Our grieving wounds remain raw. Signs of the XMan are everywhere. I never really believed in a spiritual world before the XMan's death, but so many signs are around me that I am now wondering more and more about spirituality. The glorious Chewbacca collection, fantasy golf windfall and random hail in Long Beach recently (see video below) all make me realize that the XMan's spirit may be communicating to me.

My girls and I will be visiting my mom next month, then my mom will be back in California soon after that. My mom and I will be using drugs - our Happy Pills.

Sunday, September 25, 2011

Fantasy world becomes reality

Editor’s Note: Prominent SBG enthusiast Fred “XMan” Stevens unexpectedly passed away on Feb. 16, 2011. He is profoundly missed. The following type of blog entry is part of a periodic SBG series called “From the XMan Chronicles” that will recount tales involving the XMan.

From the XMan Chronicles:


For the past couple of years, my father, cousin (who is like a brother) and I have played fantasy golf. Before that sentence immediately stops any reasonable person from reading, please keep in mind that actual money is exchanged in fantasy golf.

This year, 70 players ponied up a $50 entrance fee with additional side bets to create a total kitty of $5,200. Basically, how the fantasy-golf pool works is that you pick a golfer each week and you get his prize money, but you can't pick the same player twice. This year presented a strange fantasy-golf dynamic, though, because my dad unexpectedly passed away in February.

When that happened, I vowed to study fantasy golf as much as humanly possible to somehow win the pool in remembrance of my father. And get a load of this:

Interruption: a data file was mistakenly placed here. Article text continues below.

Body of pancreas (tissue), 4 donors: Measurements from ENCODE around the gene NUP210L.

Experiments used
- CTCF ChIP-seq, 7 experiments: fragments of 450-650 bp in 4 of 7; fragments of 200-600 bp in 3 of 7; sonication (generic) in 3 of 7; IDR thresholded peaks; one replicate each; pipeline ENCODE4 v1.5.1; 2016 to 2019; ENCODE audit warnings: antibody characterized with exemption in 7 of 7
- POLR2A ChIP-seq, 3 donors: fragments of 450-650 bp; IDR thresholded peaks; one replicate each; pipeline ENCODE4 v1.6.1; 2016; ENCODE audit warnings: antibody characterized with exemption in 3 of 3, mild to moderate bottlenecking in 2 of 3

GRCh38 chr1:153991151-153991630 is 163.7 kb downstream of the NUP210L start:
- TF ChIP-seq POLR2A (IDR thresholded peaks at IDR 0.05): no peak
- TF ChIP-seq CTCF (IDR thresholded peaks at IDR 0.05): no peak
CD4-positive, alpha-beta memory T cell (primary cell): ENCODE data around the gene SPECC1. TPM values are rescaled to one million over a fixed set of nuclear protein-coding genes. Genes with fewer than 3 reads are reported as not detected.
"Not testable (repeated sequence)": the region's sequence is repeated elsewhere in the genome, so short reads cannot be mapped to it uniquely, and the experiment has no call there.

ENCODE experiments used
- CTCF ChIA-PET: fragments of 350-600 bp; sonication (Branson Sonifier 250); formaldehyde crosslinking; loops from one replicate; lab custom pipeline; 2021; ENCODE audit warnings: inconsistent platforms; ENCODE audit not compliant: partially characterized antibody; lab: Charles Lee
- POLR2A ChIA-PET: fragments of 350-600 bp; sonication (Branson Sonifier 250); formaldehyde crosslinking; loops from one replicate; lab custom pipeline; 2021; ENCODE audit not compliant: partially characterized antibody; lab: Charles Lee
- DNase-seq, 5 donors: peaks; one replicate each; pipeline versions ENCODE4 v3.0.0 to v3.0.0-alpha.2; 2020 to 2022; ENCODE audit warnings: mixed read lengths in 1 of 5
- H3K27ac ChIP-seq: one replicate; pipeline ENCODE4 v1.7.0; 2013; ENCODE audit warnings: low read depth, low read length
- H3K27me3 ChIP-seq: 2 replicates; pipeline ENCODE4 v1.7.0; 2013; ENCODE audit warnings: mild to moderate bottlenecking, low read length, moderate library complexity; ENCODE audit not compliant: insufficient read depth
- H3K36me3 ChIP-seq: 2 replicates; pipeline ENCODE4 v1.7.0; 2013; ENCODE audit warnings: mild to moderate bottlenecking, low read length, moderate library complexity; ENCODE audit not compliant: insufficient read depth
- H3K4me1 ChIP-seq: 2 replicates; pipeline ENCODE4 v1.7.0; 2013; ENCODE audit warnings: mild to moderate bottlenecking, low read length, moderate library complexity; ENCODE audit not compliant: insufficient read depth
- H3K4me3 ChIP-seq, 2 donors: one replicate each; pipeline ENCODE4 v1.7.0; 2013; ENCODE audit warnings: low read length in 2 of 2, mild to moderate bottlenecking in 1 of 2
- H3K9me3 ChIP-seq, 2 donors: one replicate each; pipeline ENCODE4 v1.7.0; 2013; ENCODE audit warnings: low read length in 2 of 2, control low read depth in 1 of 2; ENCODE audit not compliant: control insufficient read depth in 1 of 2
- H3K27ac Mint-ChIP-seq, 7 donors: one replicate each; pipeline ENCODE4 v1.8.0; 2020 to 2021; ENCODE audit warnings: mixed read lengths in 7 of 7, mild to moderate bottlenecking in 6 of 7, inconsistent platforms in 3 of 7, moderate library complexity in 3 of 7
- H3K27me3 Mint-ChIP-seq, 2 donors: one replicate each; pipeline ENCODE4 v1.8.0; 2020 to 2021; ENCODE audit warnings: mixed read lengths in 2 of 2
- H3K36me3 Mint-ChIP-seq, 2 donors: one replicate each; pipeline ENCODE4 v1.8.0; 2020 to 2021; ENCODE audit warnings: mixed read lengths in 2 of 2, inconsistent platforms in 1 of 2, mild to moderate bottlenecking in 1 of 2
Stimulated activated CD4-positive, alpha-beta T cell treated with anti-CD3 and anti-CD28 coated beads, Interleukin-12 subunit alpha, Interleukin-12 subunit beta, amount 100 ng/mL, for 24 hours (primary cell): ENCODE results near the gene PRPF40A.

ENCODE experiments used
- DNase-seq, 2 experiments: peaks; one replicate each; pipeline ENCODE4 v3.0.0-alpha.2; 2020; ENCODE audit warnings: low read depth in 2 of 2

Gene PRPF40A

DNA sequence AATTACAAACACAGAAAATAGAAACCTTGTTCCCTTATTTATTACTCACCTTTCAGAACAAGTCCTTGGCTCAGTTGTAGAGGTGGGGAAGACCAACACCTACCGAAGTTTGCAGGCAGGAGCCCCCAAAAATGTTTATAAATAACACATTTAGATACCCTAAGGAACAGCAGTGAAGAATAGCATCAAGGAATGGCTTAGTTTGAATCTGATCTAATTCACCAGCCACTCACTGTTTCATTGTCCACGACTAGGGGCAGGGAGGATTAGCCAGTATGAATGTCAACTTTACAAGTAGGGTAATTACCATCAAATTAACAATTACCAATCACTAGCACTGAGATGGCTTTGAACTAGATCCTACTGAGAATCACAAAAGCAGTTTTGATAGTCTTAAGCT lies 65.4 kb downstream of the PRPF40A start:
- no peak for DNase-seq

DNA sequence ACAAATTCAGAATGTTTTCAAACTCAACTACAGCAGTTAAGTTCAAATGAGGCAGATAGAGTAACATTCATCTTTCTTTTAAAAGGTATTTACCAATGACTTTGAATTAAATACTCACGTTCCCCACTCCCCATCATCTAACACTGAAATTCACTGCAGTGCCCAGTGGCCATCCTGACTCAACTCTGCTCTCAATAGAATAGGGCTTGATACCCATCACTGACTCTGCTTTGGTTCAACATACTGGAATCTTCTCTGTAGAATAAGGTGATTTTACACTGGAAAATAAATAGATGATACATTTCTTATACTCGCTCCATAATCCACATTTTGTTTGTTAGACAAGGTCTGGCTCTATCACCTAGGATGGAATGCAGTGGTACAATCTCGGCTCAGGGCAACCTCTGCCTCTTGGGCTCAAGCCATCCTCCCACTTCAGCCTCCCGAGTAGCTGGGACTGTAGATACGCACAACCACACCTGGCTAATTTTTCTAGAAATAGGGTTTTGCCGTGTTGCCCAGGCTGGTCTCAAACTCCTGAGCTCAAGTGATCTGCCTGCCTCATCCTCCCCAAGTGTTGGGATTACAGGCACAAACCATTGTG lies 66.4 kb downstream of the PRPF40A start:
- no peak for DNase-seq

It worked. Today was the final day of fantasy golf, and I held on to win $1,300 for the overall crown and an additional $350 from other side bets. I've never won that much in anything.

But it wasn't about the money. It was about my dad.Throughout the day, I was stressing if I could win the pool because a top competitor had Luke Donald, who missed being in a playoff by a mere stroke. As I was stressing, a big problem was that I went to a 6-year-old's birthday party and did not watch the golf or see many updates.

Eventually, the news came via a text message that the final result was too close to call and I'd have to see the PGA Tour's prize-money distribution to see if I won. After that news, I walked back to the party and participated in a game of water-balloon toss with my 4-year-old Chloe.

During the balloon toss, I had an array of thoughts that nearly made me weep. Would XMan be proud of my fantasy-golf obsession? Could I somehow pay someone $100,000 for five minutes with him? Why isn't balloon toss at all parties?